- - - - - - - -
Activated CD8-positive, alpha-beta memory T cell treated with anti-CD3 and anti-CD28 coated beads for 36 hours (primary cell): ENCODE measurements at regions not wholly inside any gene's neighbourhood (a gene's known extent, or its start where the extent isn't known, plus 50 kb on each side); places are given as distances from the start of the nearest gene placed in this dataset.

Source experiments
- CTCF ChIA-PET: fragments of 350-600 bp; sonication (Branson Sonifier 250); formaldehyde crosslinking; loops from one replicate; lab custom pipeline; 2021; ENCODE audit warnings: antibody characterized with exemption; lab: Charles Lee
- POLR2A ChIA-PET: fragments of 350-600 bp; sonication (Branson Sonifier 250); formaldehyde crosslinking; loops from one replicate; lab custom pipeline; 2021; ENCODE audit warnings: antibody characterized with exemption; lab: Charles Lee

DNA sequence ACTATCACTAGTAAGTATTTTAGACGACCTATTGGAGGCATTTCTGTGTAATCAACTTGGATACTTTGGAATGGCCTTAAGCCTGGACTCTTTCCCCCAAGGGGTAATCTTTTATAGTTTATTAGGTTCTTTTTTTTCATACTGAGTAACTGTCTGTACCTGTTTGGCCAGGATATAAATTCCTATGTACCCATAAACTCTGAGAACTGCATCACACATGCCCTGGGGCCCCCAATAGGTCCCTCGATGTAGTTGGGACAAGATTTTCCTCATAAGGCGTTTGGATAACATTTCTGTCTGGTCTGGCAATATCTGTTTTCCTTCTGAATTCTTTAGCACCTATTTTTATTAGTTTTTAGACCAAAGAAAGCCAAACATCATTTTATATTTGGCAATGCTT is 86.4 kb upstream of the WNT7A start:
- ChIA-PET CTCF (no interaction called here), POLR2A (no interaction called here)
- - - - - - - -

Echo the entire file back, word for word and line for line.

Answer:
Activated CD8-positive, alpha-beta memory T cell treated with anti-CD3 and anti-CD28 coated beads for 36 hours (primary cell): ENCODE measurements at regions not wholly inside any gene's neighbourhood (a gene's known extent, or its start where the extent isn't known, plus 50 kb on each side); places are given as distances from the start of the nearest gene placed in this dataset.

Source experiments
- CTCF ChIA-PET: fragments of 350-600 bp; sonication (Branson Sonifier 250); formaldehyde crosslinking; loops from one replicate; lab custom pipeline; 2021; ENCODE audit warnings: antibody characterized with exemption; lab: Charles Lee
- POLR2A ChIA-PET: fragments of 350-600 bp; sonication (Branson Sonifier 250); formaldehyde crosslinking; loops from one replicate; lab custom pipeline; 2021; ENCODE audit warnings: antibody characterized with exemption; lab: Charles Lee

DNA sequence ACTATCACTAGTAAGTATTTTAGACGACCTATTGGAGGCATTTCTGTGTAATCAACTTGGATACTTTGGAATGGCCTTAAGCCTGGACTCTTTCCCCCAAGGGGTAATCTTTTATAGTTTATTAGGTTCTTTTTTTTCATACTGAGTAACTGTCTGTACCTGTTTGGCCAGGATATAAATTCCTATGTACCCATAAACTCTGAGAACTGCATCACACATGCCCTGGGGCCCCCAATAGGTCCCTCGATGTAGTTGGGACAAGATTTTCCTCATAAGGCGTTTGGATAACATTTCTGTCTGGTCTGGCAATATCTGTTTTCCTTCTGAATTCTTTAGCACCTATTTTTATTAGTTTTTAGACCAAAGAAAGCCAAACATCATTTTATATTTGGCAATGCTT is 86.4 kb upstream of the WNT7A start:
- ChIA-PET CTCF (no interaction called here), POLR2A (no interaction called here)